For thousands of years, astronomers had only the planets of our solar system to study. The first planets were discovered through the strange movement they exhibited in the night sky, different to the other stars. Greeks first referred to these irregular stars as wanderers, as translated from the old Greek word 'planan'.
The incredibly complex nature of planetary systems were first hinted at when Galileo looked at Jupiter through a telescope and noticed that celestial bodies orbited the gas giant, discovering what would eventually be referred to as the Galilean satellites.
In 1994, the first planet outside of our solar system was discovered. Dr. Alexander Wolszczan observed unusual variations in the signal of a pulsar known as Beta Pictoris, proving the existence of up to three planets in orbit. Since that discovery, at least 1,888 more exoplanets have been revealed, leading to a revolution in the way scientists understand planetary formation - and even the evolution of the universe as far back as 13 billion years.
The most bizarre planets in the known universe sometimes sound more like than science fiction than hard science, occasionally confounding researchers simply through their existence.
10 Gliese 581C: The Murder Planet
Similar to other planets that are tidally-locked, Gliese 581C is forced to face one way as it orbits its red dwarf star. This means that the side facing the star is scorching hot while the dark side is constantly frozen.
9 HD 106906 b is the Loneliest Planet
This charming planet hangs out in the Crux constellation, approximately 300 light years from the Earth. Over 11 times bigger than Jupiter, this "Super-Jupiter" class planet is a discovery that confounds modern astronomers.
Despite its immense size, the planet orbits its star at a distance 20 times greater than the space between the Sun and Neptune, which is about 60,000,000,000 miles, making it one of the loneliest known planets in the universe.
8 TrES-2b: The Black Hole Planet
Close to the size of Jupiter, located about 750 light years away in orbit of a sun-like star, TrES-2b is a planet that absorbs so much light that scientists consider it the darkest planet in the known universe. Despite the fact that it's a Jupiter-class gas giant, it reflects less than 1 percent of the light that strikes the planet, compared to a reflection rate of around 33% for Jupiter.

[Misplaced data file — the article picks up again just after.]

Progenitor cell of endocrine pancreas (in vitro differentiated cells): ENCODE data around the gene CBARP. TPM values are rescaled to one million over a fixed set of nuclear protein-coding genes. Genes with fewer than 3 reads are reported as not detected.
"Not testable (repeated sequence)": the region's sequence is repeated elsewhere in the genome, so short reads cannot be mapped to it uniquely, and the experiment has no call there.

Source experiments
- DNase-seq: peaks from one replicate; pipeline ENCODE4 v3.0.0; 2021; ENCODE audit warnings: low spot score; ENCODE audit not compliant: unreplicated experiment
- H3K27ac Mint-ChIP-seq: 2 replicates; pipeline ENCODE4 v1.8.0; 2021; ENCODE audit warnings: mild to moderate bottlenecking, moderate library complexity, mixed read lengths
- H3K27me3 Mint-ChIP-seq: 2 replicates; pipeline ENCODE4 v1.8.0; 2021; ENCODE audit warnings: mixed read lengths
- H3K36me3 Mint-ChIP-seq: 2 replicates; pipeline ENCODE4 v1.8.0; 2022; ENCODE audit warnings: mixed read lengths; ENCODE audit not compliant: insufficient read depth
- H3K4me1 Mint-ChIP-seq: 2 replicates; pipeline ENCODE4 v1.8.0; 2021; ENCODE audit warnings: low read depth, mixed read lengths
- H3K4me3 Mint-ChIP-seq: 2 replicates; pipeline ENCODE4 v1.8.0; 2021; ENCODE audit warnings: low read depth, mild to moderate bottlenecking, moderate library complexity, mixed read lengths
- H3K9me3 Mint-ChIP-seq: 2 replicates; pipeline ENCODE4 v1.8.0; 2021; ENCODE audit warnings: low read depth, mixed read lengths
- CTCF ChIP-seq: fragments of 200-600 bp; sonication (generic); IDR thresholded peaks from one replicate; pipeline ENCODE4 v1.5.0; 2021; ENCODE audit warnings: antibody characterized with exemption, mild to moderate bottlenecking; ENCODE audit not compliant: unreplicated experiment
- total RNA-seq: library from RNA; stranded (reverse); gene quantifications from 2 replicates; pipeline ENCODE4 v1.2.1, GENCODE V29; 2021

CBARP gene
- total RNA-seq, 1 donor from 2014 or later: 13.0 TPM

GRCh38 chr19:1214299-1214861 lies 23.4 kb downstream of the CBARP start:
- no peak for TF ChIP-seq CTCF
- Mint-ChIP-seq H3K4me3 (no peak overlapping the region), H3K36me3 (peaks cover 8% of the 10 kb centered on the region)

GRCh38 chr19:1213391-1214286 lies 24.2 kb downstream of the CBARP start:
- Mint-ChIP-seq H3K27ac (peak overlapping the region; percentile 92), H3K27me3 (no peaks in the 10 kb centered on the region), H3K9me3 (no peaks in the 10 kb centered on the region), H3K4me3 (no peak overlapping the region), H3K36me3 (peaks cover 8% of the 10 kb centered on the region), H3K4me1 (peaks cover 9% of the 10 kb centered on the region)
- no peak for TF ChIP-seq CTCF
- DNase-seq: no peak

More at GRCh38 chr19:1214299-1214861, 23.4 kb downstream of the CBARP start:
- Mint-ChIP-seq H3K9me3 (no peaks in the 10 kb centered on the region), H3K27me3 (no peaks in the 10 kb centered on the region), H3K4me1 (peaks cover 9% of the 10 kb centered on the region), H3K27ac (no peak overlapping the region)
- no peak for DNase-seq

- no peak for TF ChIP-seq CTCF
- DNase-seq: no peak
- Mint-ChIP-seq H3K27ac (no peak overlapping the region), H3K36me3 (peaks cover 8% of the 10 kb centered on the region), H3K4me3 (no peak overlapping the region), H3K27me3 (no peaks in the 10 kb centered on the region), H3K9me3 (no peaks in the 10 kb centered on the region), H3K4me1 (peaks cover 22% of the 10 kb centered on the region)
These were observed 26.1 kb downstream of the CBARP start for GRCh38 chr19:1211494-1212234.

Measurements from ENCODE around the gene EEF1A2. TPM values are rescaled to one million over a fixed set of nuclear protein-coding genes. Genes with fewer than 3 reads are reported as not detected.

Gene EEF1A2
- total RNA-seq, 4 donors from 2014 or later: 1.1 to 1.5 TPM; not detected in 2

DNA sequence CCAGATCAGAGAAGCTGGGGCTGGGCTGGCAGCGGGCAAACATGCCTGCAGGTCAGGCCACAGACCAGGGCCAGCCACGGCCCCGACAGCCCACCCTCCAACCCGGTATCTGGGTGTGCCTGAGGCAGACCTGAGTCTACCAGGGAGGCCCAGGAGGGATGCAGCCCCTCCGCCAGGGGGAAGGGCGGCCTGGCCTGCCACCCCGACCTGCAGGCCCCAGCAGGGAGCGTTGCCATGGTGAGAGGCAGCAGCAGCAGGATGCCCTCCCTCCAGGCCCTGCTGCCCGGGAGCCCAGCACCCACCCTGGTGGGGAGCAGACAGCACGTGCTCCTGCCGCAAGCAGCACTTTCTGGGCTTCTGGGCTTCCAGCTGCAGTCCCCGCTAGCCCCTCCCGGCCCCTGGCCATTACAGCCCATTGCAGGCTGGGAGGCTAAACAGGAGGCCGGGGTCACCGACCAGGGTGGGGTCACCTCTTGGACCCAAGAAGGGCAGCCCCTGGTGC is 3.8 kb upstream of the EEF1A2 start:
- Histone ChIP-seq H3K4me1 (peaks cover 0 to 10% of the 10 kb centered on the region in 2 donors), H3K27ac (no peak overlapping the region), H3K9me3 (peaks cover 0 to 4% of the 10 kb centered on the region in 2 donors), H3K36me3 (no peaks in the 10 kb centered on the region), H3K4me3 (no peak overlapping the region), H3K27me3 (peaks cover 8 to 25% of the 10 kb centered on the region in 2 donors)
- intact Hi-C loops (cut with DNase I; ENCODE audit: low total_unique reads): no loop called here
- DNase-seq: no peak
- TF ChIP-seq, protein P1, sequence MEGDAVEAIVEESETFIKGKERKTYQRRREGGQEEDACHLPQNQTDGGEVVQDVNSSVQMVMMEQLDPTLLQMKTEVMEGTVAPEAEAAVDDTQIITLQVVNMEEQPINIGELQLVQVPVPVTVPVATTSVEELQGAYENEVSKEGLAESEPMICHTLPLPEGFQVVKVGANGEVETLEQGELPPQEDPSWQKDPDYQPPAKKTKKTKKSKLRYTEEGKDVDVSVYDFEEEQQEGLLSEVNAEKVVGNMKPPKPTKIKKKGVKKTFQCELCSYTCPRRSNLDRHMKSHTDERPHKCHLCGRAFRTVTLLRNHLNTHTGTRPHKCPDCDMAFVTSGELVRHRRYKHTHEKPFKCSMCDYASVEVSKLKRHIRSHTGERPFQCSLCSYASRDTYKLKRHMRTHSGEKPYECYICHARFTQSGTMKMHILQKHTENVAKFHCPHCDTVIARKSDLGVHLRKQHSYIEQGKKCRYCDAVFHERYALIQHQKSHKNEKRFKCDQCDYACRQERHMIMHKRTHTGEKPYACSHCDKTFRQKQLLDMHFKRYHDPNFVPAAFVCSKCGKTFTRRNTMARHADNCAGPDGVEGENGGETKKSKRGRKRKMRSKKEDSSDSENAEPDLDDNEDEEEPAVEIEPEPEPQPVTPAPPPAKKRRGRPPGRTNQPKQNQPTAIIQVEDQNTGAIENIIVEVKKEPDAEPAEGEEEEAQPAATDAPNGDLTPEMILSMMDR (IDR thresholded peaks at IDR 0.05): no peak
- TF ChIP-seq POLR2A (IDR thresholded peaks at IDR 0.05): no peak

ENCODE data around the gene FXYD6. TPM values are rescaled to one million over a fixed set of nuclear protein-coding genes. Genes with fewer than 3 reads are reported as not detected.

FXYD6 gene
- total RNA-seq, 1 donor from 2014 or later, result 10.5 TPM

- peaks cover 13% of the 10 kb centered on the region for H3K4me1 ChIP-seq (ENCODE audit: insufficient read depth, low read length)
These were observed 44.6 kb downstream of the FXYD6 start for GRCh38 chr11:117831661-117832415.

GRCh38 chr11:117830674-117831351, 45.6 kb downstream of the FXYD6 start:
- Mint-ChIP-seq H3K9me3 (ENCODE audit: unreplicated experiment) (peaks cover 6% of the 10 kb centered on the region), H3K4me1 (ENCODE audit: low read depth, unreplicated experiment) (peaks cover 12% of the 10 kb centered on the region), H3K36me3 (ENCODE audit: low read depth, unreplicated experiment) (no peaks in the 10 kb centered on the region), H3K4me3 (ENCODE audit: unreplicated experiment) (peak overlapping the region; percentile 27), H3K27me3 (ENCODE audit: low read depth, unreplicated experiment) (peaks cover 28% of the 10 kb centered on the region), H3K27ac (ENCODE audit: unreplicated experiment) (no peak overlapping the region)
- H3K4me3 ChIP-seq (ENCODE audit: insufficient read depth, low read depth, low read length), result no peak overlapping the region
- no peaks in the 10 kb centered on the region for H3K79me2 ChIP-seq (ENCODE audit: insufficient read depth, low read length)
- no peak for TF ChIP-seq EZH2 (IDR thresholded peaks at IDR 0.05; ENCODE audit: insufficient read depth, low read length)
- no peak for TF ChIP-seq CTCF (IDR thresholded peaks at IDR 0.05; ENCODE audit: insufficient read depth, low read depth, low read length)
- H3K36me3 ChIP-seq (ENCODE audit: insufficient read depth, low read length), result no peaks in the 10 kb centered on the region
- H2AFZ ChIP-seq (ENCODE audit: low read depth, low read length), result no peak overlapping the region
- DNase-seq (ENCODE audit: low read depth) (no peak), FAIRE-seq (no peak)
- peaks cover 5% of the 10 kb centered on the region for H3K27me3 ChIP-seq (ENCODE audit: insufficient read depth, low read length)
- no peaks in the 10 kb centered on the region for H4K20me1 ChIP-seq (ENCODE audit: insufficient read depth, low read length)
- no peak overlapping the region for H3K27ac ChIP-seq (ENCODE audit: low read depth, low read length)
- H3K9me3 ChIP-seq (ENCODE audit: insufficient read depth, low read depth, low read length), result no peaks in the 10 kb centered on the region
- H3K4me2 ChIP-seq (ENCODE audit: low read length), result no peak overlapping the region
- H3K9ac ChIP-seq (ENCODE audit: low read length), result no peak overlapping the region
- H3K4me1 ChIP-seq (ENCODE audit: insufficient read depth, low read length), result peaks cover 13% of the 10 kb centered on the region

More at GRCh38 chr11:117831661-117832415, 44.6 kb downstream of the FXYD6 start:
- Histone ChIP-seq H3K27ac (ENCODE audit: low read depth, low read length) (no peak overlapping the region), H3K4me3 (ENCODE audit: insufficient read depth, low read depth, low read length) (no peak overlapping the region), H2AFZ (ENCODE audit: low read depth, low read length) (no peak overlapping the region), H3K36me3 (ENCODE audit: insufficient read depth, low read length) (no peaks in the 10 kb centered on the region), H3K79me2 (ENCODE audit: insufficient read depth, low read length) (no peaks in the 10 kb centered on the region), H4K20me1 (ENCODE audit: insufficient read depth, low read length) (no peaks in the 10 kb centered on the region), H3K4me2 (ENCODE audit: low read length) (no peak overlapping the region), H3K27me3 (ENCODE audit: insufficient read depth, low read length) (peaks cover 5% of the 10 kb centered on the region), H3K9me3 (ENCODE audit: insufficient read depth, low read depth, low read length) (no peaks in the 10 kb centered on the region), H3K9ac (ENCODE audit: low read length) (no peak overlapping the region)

7 Planet Methuselah is a Billion Years Younger than the Universe
Planet Methuselah - also known as PSR 1620-26 b - is so old that it defies traditional astrophysical models. Traditionally, it was thought that a planet can't be 13 billion years old because of a lack of materials that planets needed to form during that time in the universe.
6 Planet Osiris Ignores the Lessons of Icarus
5 The Rock Showers of Planet CoRoT-7b
CoRoT-7b was the first rocky planet discovered in orbit of another star. Astronomers believe it used to be a giant gas planet similar to Saturn or Neptune, before its layers of atmosphere and gas were stripped away because of the planet's close proximity to a star.
4 HAT-P-1 is Bigger than Uranus and Floats in Water
A recent discovery by the Harvard-Smithsonian Center for Astrophysics, HAT-P-1 is a gas giant half the size of Jupiter that weighs roughly the same as a ball of cork. This incredibly odd planet has caused an uproar in the halls of academic astronomy because it's classified as a "hot Jupiter" planet that's nearly 25% larger than models estimate.
3 55 Cancri e is worth $26.9 nonillion dollars
A "Super-Earth" class planet that's roughly twice the size of Earth with temperatures that reach 3,900 degrees Fahrenheit, 55 Cancri e was discovered in 2004. After years of observation, astronomers believe that this big, rocky planet is made mostly of carbon that turned into diamond and graphite.
According to the current market value of diamond, this would make 55 Cancri e worth a total of $26.9 nonillion dollars, which is about 384 quintillion times more than the Earth's paltry GDP of around 74 trillion USD.
2 J1407 b Features Planetary Rings 200 Times Larger than Saturn
Discovered in 2012 with its data only recently compiled and submitted for publication, planet J1407 b is located 400 light years from Earth and boasts a system of planetary rings that are 200 times bigger than the ones orbiting Saturn.
1 Gliese 436 b - A Burning Orb of Ice
Another crazy planet classified under the Gliese catalogue of nearby stars, Gliese 436 b is roughly the size of Neptune. It's about 20 times larger than the Earth, but orbits only 4.3 million miles from its star - compared to the Earth, which orbits roughly 93 million miles from the Sun.
The resulting temperature on Gliese 436 b is a consistent 822 degrees Fahrenheit. The ice that exists on the planet is kept together by immense gravitational forces. These forces prevent water molecules from evaporating and escaping the planet, instead becoming tightly packed deep within. The burning ice in Gliese 436 b is referred to as ice-ten, reminiscent of but much hotter than the ice-nine found in Kurt Vonnegut's Cat's Cradle.
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